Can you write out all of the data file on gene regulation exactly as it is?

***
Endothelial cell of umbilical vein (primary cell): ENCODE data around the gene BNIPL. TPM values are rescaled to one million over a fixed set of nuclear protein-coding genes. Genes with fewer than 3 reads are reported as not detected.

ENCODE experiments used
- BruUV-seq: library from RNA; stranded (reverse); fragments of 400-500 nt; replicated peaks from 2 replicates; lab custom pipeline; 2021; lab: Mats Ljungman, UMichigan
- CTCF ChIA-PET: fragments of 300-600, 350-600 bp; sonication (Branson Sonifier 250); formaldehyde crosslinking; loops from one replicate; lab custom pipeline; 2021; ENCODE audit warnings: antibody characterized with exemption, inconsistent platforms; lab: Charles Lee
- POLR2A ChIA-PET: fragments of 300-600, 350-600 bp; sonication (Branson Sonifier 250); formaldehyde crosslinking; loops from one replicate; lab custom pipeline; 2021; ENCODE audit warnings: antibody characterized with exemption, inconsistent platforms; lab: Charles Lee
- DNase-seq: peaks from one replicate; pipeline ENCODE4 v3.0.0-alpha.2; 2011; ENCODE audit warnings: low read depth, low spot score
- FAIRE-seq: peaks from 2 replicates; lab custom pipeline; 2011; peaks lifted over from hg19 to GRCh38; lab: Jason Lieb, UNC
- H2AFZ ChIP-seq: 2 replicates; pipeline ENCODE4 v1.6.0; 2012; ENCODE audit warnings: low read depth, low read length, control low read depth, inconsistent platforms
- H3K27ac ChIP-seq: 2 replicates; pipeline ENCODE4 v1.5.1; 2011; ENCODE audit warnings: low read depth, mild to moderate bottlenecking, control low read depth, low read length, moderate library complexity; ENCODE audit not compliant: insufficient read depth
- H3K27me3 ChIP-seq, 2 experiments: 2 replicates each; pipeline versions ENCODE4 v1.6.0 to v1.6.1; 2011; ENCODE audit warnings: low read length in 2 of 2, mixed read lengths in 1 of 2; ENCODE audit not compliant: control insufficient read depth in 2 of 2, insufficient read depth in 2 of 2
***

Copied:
Endothelial cell of umbilical vein (primary cell): ENCODE data around the gene BNIPL. TPM values are rescaled to one million over a fixed set of nuclear protein-coding genes. Genes with fewer than 3 reads are reported as not detected.

ENCODE experiments used
- BruUV-seq: library from RNA; stranded (reverse); fragments of 400-500 nt; replicated peaks from 2 replicates; lab custom pipeline; 2021; lab: Mats Ljungman, UMichigan
- CTCF ChIA-PET: fragments of 300-600, 350-600 bp; sonication (Branson Sonifier 250); formaldehyde crosslinking; loops from one replicate; lab custom pipeline; 2021; ENCODE audit warnings: antibody characterized with exemption, inconsistent platforms; lab: Charles Lee
- POLR2A ChIA-PET: fragments of 300-600, 350-600 bp; sonication (Branson Sonifier 250); formaldehyde crosslinking; loops from one replicate; lab custom pipeline; 2021; ENCODE audit warnings: antibody characterized with exemption, inconsistent platforms; lab: Charles Lee
- DNase-seq: peaks from one replicate; pipeline ENCODE4 v3.0.0-alpha.2; 2011; ENCODE audit warnings: low read depth, low spot score
- FAIRE-seq: peaks from 2 replicates; lab custom pipeline; 2011; peaks lifted over from hg19 to GRCh38; lab: Jason Lieb, UNC
- H2AFZ ChIP-seq: 2 replicates; pipeline ENCODE4 v1.6.0; 2012; ENCODE audit warnings: low read depth, low read length, control low read depth, inconsistent platforms
- H3K27ac ChIP-seq: 2 replicates; pipeline ENCODE4 v1.5.1; 2011; ENCODE audit warnings: low read depth, mild to moderate bottlenecking, control low read depth, low read length, moderate library complexity; ENCODE audit not compliant: insufficient read depth
- H3K27me3 ChIP-seq, 2 experiments: 2 replicates each; pipeline versions ENCODE4 v1.6.0 to v1.6.1; 2011; ENCODE audit warnings: low read length in 2 of 2, mixed read lengths in 1 of 2; ENCODE audit not compliant: control insufficient read depth in 2 of 2, insufficient read depth in 2 of 2